Thursday, September 29, 1977

Billy Joel’s The Stranger released

The Stranger

Billy Joel

Released: September 29, 1977

Peak: 2 US, 24 UK, 2 CN, 2 AU

Sales (in millions): 10.0 US, 0.1 UK, 15.0 world (includes US and UK)

Genre: pop/rock singer-songwriter


Song Title (date of single release, chart peaks) Click for codes to singles charts.

  1. Movin’ Out (Anthony’s Song) [3:30] (3/18/78, 17 US, 7 CL, 40 AC, 35 UK, 11 CN, 99 AU, gold single)
  2. The Stranger [5:10] (12 CL, 59 AU)
  3. Just the Way You Are [4:50] (11/12/77, 3 US, 1 CL, 1 AC, 19 UK, 2 CN, 6 AU, platinum single)
  4. Scenes from an Italian Restaurant [7:37] (7 CL)
  5. Vienna [3:34] (21 CL)
  6. Only the Good Die Young [3:55] (5/13/78, 24 US, 8 CL, 18 CN, platinum single)
  7. She’s Always a Woman [3:21] (8/12/78, 17 US, 6 CL, 2 AC, 29 UK, 12 AU, gold single)
  8. Get It Right the First Time [3:57]
  9. Everybody Has a Dream [9:08]

Total Running Time: 42:34


4.490 out of 5.00 (average of 12 ratings)

Awards: (Click on award to learn more).

About the Album:

“For better and sometimes worse, Joel’s early albums were stylistic hodgepodges” DB which “blunted interesting songs with a sound that was neither Elton mellow nor Elton attitude.” DH “But this was his most cohesive – and pumped up – record.” DB “The music swung with brash confidence” DB and the album “is generally regarded by critics as his magnum opus.” WK

For The Stranger, “Joel teamed with Phil Ramone, a famed engineer who had just scored his first producing hits with Art Garfunkel's Breakaway and Paul Simon’s Still Crazy After All These Years.” AMG “Joel still favored big, sweeping melodies, but Ramone convinced him to streamline his arrangements and clean up the production. The results aren’t necessarily revelatory, since he covered so much ground on Turnstiles, but the commercialism of The Stranger is a bit of a surprise” AMG for “those who had written Joel off as a one-hit wonder.” DH

“None of his ballads have been as sweet or slick as Just the Way You Are,” AMG, a song he almost dropped from the album. “‘Ehh, that’s a chick song,’ he shrugged – but it gave him his first Top 5 hit” DB and won Grammys for Record and Song of the Year.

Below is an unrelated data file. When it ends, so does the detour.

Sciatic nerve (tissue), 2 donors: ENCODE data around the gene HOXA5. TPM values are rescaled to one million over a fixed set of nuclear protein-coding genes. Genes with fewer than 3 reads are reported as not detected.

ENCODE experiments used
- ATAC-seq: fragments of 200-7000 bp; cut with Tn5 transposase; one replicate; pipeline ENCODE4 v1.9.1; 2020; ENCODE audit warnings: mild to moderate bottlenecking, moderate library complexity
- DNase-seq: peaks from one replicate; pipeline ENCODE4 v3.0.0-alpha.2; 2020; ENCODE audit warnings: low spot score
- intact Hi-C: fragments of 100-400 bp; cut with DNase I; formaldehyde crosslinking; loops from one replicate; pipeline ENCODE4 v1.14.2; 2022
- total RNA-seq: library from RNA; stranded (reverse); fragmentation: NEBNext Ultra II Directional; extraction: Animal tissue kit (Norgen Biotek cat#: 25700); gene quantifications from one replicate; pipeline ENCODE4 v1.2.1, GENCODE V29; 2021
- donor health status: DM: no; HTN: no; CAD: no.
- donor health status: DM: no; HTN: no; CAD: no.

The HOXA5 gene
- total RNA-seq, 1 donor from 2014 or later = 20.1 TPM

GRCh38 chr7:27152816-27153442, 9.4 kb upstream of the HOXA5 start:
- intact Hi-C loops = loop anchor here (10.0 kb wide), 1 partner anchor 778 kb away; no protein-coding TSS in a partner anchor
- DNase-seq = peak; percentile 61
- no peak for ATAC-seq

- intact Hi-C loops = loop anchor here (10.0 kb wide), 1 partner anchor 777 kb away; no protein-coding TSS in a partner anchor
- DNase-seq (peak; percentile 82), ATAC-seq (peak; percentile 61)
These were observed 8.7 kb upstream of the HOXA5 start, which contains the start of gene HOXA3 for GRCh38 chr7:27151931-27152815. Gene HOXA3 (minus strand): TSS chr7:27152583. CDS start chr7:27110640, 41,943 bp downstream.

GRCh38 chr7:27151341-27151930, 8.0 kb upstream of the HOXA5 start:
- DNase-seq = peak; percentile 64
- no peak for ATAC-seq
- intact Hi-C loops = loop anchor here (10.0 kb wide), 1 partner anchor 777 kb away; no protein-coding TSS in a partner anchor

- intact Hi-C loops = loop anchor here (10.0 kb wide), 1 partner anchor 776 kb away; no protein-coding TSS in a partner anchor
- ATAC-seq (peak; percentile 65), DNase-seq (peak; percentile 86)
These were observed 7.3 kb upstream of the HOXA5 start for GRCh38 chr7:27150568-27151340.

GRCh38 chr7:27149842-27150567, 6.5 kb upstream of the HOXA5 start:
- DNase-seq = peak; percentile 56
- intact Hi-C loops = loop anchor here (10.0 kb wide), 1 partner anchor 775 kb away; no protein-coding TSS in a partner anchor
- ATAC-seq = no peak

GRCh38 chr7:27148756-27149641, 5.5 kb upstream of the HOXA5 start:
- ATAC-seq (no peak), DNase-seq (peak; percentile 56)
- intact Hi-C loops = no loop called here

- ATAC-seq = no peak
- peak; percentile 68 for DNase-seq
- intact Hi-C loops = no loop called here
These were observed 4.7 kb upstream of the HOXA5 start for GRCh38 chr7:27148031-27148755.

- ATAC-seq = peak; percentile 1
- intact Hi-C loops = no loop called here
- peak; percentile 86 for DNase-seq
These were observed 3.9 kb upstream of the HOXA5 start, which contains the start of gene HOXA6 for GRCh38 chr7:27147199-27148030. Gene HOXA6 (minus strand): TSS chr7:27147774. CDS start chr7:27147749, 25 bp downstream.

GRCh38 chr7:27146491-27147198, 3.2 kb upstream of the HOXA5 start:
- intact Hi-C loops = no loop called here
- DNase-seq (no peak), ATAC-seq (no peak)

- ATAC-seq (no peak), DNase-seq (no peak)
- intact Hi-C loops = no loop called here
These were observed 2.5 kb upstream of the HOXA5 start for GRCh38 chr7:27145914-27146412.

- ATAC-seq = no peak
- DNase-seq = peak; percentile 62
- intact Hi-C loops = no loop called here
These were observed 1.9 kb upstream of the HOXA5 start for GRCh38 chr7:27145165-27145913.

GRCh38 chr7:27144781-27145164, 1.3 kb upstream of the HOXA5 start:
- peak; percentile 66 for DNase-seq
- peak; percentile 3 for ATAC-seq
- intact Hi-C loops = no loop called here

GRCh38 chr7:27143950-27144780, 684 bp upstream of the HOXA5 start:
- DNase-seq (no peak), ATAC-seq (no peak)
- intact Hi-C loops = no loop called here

In addition, Joel “he never had created a rocker as bouncy or infectious as Only the Good Die Young; and the glossy production of She's Always a Woman disguises its latent misogynist streak.” AMG

“Joel balanced such radio-ready material with a series of New York vignettes, seemingly inspired by Springsteen’s working-class fables and clearly intended to be the artistic centerpieces of the album. They do provide The Stranger with the feel of a concept album, yet there is no true thematic connection between the pieces, and his lyrics are often vague or mean-spirited.” AMG

The title song is marked by a “signature whistle line” WK which Joel initially intended just as a fill-in until, as he told Ramone, he found the right instrument to play in its place. Ramone’s response: “No, you don’t. That’s ‘The Stanger,’ the whistling.” WK

“His lyrical shortcomings are overshadowed by his musical strengths. Even if his melodies sound more Broadway than Beatles – the epic suite Scenes from an Italian Restaurant feels like a show-stopping closer – there’s no denying that the melodies of each song on The Stranger are memorable, so much so that they strengthen the weaker portions of the album.” AMG

“Joel rarely wrote a set of songs better than those on The Stranger, nor did he often deliver an album as consistently listenable.” AMG The Stranger “remains a solid introduction to Joel's restless muse at a crucial point in his career.” DH The album invites some “comparisons to Bruce Springsteen” DH but in “a lower middle-class (Eastern Urban) setting, but Joel’s chameleonic, formalist approach to pop wasn't to be so easily pigeonholed.” DH

Notes: In July 2008, a 2-disc 30th anniversary edition was released which added the previously unreleased concert Live at Carnegie Hall 1977.

Resources and Related Links:

Other Related DMDB Pages:

First posted 3/24/2008; updated 8/23/2021.

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